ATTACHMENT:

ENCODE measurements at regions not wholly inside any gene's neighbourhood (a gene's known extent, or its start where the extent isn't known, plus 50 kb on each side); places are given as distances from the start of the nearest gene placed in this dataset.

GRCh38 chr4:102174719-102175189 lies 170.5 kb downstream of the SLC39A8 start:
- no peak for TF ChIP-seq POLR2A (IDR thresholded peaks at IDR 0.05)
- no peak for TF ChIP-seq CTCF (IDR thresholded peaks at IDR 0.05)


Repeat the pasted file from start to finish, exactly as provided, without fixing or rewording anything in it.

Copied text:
ENCODE measurements at regions not wholly inside any gene's neighbourhood (a gene's known extent, or its start where the extent isn't known, plus 50 kb on each side); places are given as distances from the start of the nearest gene placed in this dataset.

GRCh38 chr4:102174719-102175189 lies 170.5 kb downstream of the SLC39A8 start:
- no peak for TF ChIP-seq POLR2A (IDR thresholded peaks at IDR 0.05)
- no peak for TF ChIP-seq CTCF (IDR thresholded peaks at IDR 0.05)